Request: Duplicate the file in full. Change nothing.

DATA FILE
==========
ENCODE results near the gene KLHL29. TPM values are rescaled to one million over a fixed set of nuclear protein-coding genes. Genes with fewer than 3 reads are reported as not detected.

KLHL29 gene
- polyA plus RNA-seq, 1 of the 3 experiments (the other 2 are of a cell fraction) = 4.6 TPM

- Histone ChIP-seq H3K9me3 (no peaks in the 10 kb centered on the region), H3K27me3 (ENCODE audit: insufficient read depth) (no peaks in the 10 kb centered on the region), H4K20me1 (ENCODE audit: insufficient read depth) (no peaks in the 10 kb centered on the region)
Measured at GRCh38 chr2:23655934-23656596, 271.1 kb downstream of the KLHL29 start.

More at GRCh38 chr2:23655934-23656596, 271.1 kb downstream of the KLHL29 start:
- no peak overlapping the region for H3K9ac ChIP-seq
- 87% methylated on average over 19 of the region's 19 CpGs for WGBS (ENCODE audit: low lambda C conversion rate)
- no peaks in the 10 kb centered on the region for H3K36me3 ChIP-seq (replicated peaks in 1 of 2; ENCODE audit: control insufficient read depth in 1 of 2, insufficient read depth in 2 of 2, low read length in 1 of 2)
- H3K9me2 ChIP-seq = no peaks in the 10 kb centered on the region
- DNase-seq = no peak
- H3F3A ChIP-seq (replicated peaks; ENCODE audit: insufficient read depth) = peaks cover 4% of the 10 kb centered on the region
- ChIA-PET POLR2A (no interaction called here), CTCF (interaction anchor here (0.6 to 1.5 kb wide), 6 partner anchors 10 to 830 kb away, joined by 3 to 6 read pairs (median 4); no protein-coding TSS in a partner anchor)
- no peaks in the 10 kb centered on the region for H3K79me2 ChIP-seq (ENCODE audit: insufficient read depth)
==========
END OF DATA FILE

ENCODE results near the gene KLHL29. TPM values are rescaled to one million over a fixed set of nuclear protein-coding genes. Genes with fewer than 3 reads are reported as not detected.

KLHL29 gene
- polyA plus RNA-seq, 1 of the 3 experiments (the other 2 are of a cell fraction) = 4.6 TPM

- Histone ChIP-seq H3K9me3 (no peaks in the 10 kb centered on the region), H3K27me3 (ENCODE audit: insufficient read depth) (no peaks in the 10 kb centered on the region), H4K20me1 (ENCODE audit: insufficient read depth) (no peaks in the 10 kb centered on the region)
Measured at GRCh38 chr2:23655934-23656596, 271.1 kb downstream of the KLHL29 start.

More at GRCh38 chr2:23655934-23656596, 271.1 kb downstream of the KLHL29 start:
- no peak overlapping the region for H3K9ac ChIP-seq
- 87% methylated on average over 19 of the region's 19 CpGs for WGBS (ENCODE audit: low lambda C conversion rate)
- no peaks in the 10 kb centered on the region for H3K36me3 ChIP-seq (replicated peaks in 1 of 2; ENCODE audit: control insufficient read depth in 1 of 2, insufficient read depth in 2 of 2, low read length in 1 of 2)
- H3K9me2 ChIP-seq = no peaks in the 10 kb centered on the region
- DNase-seq = no peak
- H3F3A ChIP-seq (replicated peaks; ENCODE audit: insufficient read depth) = peaks cover 4% of the 10 kb centered on the region
- ChIA-PET POLR2A (no interaction called here), CTCF (interaction anchor here (0.6 to 1.5 kb wide), 6 partner anchors 10 to 830 kb away, joined by 3 to 6 read pairs (median 4); no protein-coding TSS in a partner anchor)
- no peaks in the 10 kb centered on the region for H3K79me2 ChIP-seq (ENCODE audit: insufficient read depth)